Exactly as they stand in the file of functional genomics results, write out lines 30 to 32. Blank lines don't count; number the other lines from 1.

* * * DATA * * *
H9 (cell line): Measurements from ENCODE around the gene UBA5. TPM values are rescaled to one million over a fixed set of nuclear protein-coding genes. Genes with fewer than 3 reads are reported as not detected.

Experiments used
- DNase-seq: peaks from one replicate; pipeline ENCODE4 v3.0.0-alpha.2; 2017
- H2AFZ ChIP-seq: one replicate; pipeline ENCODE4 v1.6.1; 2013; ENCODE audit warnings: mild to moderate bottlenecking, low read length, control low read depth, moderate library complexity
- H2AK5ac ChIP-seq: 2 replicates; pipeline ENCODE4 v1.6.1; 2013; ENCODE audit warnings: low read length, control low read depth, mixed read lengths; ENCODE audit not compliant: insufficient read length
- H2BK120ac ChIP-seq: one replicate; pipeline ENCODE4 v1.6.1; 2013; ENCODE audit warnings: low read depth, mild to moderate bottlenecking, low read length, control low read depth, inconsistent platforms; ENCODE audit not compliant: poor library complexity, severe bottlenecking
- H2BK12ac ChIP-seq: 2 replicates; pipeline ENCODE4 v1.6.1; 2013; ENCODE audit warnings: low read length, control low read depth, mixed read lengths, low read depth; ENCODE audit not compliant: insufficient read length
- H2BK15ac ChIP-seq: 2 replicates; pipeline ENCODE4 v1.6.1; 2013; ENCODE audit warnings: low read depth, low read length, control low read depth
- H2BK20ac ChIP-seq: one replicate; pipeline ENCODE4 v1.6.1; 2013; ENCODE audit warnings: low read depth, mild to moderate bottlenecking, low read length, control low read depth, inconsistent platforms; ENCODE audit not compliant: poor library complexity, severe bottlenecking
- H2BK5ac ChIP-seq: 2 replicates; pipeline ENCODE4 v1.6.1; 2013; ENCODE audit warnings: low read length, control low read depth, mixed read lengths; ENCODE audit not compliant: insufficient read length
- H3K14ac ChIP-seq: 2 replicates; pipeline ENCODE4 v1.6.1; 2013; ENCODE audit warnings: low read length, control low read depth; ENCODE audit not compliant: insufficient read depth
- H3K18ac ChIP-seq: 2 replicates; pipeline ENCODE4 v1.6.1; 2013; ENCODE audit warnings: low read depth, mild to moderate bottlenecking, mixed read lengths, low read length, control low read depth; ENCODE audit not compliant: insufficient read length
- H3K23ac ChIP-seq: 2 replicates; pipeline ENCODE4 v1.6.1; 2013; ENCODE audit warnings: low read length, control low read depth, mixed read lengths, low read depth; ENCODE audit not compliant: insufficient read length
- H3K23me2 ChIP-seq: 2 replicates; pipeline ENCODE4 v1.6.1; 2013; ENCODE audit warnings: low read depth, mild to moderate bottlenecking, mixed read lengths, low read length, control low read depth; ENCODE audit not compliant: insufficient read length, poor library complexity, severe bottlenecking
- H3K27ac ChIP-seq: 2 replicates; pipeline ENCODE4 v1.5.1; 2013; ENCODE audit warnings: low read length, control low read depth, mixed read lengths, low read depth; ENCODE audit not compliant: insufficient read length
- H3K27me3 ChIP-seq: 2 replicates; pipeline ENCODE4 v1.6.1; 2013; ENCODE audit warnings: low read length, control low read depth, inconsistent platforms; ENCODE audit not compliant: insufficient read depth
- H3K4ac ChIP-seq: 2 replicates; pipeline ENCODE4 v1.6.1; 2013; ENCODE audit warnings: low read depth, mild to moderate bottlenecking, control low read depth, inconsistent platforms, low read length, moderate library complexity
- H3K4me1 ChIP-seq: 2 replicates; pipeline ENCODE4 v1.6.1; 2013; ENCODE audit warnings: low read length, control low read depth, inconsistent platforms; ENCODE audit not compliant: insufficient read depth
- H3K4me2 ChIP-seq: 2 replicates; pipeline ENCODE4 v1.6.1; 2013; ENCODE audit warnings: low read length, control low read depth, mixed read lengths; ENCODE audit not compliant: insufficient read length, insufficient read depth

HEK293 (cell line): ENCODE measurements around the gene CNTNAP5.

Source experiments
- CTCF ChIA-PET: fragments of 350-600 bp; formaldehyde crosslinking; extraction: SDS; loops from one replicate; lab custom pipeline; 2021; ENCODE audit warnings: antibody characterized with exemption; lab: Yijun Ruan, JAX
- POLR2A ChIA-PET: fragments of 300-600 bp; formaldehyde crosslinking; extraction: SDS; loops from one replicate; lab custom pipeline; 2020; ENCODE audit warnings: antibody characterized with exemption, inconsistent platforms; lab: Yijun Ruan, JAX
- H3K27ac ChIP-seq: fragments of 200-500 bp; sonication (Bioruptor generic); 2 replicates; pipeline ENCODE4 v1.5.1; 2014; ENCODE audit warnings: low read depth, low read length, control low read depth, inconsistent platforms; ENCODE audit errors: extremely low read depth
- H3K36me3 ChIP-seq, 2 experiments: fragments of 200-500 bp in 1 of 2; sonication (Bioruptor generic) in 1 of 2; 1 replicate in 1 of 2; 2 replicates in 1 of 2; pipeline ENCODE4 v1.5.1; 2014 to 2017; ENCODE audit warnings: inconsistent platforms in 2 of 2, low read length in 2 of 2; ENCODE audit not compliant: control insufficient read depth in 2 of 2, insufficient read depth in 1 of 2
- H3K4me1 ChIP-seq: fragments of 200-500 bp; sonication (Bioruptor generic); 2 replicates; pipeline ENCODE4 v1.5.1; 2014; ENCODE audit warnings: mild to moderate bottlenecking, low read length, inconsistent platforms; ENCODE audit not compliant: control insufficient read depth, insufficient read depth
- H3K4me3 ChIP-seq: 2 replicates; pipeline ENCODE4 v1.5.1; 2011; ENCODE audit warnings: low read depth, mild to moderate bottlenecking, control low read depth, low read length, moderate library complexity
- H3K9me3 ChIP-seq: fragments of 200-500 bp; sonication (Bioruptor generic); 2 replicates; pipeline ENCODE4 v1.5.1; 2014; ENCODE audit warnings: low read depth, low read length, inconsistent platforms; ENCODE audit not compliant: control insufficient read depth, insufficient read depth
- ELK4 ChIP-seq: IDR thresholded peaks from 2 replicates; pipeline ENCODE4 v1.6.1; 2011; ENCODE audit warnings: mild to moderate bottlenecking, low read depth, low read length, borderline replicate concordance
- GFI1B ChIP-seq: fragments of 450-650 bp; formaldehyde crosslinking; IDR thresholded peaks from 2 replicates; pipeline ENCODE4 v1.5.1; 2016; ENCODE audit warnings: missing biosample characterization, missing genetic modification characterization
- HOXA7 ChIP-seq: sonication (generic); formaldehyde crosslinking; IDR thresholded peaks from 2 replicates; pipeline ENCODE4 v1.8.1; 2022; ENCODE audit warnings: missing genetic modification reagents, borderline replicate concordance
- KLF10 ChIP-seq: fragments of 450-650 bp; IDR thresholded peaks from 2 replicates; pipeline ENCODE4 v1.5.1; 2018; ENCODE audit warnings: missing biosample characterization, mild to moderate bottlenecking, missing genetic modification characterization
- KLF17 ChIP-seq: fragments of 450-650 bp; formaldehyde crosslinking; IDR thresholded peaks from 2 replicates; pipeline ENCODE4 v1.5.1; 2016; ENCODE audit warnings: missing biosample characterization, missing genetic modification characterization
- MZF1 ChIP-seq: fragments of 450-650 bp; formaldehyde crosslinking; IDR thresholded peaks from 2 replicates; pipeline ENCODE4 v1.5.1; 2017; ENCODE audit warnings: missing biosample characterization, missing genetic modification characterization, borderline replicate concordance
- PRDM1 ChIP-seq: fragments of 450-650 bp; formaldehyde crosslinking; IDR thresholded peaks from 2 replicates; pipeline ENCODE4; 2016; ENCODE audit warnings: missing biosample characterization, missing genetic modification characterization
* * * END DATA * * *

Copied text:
- GFI1B ChIP-seq: fragments of 450-650 bp; formaldehyde crosslinking; IDR thresholded peaks from 2 replicates; pipeline ENCODE4 v1.5.1; 2016; ENCODE audit warnings: missing biosample characterization, missing genetic modification characterization
- HOXA7 ChIP-seq: sonication (generic); formaldehyde crosslinking; IDR thresholded peaks from 2 replicates; pipeline ENCODE4 v1.8.1; 2022; ENCODE audit warnings: missing genetic modification reagents, borderline replicate concordance
- KLF10 ChIP-seq: fragments of 450-650 bp; IDR thresholded peaks from 2 replicates; pipeline ENCODE4 v1.5.1; 2018; ENCODE audit warnings: missing biosample characterization, mild to moderate bottlenecking, missing genetic modification characterization